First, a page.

Occupational injuries among craft brewery workers in Colorado
Brents, Colleen, author
Rosecrance, John, advisor
Brazile, William, committee member
Anderson, Brooke, committee member
Gibbons, Alyssa, committee member
Biegert, Jeff, committee member
Workers at craft breweries in the U.S. are an understudied occupational cohort in a rapidly growing industry. Between 2015 and 2019, the number of craft breweries in Colorado grew 120% (Brewers Association, 2020). At the start of 2020, Colorado had more than 420 craft breweries with more than 9,100 workers. California is the only state with more craft breweries than Colorado. In the U.S., 8,000 craft breweries employed 161,000 workers (Brewers Association, 2020). As craft brewery workers produce beer through manufacturing processes, they are exposed to numerous occupational hazards that have been associated with injuries. These hazards include awkward body postures, lifting/carrying heavy loads, highly repetitive activities, sharp edges on materials and equipment, hot surfaces, and high levels of noise. According to national injury surveillance data, occupational injury rates are higher among brewery workers compared to all industries including private, state, and local government. Unfortunately, the national injury surveillance data do not differentiate between large and craft breweries. Craft breweries are substantially smaller than large industrialized breweries. An analysis of national injury data that includes all sizes of breweries may lead to erroneous perceptions of injuries affecting craft brewery workers. To date, no published studies have specifically outlined occupational hazards and injuries associated with craft brewing tasks. To effectively improve safety among craft brewery workers, it is critical that researchers and industry stakeholders have a better understanding of the occupational exposures related to injuries specific to craft brewery workers. The purpose of the present study was to characterize injuries specific to craft brewery workers and to identify their contributing factors in order to inform practitioners tasked with directing intervention resources. Researchers used data from workers' compensation to analyze injuries among Colorado craft brewery workers from 2013 to 2018. Researchers then analyzed accident narratives using the revised agent-host-environment epidemiologic model to better understand the relationship between the reported injury claim and the contributing factors to the agent, host, environment, and vehicle. Informal interviews with subject matter experts supplemented the workers' compensation analysis. Due to restrictions caused by the COVID-19 Pandemic, qualitative data were collected through virtual informal interviews with subject matter experts. Researchers developed a series of injury process models to highlight the relationship between injury characteristics and contributing factors that resulted in an injury nature. These models included information on how an injury nature was the result of an injury event when energy was transferred from the environment or vehicle to the injured workers' anatomical region. Researchers analyzed 570 claims. Results of the present study indicated that new workers experience occupational injuries, as more than 60% of claimants had less than two years of tenure at the time of injury. Among claims that incurred costs, the median total claim cost was $680 and the mean total claim cost was $2,100. Claims associated with sprains/strains incurred the highest costs per claim and the highest cumulative cost. Sprains/strains and contusions were the most frequent injury natures. The low back, hands, and fingers were the most frequently injured body parts. By analyzing accident narratives, researchers determined that injuries in craft breweries were typically associated with claimants either carrying items or performing cleaning tasks. The majority of injuries occurred in the packaging hall area of the craft brewery. Subject matter experts described how the packaging hall typically had the highest number of workers and the greatest proportion of new workers compared to other regions of the craft brewery. Contusions, lacerations, and burns affected the hands/fingers whereas sprains/strains predominately affected the low back. Sprains/strains and contusions both typically occurred in the packaging area of the craft brewery while the claimant carried an item. Lacerations typically occurred in the packaging area or kitchen. Burns typically occurred in the brewery or kitchen. Both burns and lacerations occurred while the worker performed maintenance work, cleaning activities, or food preparation tasks. Findings from this study (including the injury process models) can help guide practitioners tasked with developing interventions to reduce injuries and improve the quality of work life among craft brewery workers.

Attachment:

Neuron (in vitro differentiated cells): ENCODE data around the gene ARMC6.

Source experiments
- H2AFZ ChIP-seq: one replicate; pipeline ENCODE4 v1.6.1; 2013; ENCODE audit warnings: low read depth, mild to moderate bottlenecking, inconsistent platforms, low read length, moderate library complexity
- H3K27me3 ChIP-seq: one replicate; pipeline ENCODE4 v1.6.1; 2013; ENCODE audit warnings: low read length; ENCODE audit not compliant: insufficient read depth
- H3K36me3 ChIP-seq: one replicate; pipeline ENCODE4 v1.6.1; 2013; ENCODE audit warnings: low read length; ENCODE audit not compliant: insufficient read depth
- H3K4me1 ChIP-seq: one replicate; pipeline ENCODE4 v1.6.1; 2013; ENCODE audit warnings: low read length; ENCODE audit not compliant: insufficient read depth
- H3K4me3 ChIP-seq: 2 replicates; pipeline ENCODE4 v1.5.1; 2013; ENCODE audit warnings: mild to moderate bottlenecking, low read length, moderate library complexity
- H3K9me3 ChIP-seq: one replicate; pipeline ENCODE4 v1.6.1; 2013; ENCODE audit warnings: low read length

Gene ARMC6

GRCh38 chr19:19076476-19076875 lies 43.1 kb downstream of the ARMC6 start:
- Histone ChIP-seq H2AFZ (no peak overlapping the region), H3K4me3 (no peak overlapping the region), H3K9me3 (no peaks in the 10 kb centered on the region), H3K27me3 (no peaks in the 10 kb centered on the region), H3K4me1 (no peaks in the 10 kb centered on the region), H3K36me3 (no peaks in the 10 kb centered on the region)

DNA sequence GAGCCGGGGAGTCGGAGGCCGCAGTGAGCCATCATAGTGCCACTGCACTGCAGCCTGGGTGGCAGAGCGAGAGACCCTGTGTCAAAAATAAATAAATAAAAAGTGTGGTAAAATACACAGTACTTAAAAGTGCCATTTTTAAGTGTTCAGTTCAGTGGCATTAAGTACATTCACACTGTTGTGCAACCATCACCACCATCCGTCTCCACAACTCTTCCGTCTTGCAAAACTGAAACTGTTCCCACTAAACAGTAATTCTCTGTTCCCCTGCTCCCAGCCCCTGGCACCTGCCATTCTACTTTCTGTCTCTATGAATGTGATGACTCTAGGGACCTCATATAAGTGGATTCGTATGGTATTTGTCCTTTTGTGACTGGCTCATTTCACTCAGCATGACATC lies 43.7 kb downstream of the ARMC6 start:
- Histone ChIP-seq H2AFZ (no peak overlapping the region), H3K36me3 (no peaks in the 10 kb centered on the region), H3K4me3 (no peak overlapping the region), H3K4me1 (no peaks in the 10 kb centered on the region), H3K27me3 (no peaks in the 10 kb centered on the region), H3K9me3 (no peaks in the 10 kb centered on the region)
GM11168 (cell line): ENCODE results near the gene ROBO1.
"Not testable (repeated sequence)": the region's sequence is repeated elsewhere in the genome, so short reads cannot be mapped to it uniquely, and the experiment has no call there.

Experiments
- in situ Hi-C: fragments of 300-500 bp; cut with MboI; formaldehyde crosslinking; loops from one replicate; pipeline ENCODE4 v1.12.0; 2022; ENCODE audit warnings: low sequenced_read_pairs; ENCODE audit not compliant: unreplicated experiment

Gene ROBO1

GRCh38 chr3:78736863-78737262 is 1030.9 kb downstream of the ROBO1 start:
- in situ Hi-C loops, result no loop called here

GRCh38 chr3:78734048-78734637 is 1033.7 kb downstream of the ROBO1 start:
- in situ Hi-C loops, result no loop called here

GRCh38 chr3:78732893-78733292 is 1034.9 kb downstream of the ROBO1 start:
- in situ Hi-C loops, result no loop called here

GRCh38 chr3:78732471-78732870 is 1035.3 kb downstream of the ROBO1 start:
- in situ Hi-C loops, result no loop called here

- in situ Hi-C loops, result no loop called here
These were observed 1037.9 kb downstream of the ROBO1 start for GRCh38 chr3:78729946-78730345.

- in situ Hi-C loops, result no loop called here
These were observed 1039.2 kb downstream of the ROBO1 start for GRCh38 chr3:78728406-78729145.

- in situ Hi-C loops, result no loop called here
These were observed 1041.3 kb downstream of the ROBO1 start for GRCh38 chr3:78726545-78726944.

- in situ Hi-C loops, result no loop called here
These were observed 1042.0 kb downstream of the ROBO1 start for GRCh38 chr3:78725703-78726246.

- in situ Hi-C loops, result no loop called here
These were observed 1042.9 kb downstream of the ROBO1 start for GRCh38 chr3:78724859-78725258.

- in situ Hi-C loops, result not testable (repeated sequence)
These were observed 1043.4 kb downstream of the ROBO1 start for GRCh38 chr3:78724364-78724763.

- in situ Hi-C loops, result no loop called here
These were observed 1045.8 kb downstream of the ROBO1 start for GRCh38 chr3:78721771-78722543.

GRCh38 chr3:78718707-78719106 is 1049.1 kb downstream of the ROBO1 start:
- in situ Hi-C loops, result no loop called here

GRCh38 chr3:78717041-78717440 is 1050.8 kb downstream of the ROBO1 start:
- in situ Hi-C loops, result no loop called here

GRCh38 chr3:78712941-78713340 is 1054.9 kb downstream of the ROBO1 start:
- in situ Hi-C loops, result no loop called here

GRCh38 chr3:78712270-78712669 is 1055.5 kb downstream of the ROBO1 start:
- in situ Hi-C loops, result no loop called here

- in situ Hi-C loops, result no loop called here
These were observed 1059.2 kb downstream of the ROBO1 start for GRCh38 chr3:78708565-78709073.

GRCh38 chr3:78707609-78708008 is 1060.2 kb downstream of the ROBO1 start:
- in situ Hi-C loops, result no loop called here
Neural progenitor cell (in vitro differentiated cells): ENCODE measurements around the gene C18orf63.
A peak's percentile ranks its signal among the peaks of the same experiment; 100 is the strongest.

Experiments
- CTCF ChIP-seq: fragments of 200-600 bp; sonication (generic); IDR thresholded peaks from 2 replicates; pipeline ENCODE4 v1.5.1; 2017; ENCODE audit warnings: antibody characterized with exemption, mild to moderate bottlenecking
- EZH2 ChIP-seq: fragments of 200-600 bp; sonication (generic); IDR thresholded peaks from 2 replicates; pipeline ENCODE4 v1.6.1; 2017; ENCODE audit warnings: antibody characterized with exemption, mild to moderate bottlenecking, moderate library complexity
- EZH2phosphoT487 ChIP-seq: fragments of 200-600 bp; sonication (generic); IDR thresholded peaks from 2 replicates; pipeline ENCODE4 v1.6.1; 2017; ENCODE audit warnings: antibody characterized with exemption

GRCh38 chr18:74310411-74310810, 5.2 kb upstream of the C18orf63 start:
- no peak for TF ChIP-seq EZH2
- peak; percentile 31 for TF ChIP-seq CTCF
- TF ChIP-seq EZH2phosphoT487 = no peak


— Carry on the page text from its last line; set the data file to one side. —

Includes bibliographical references.
Includes bibliographical references.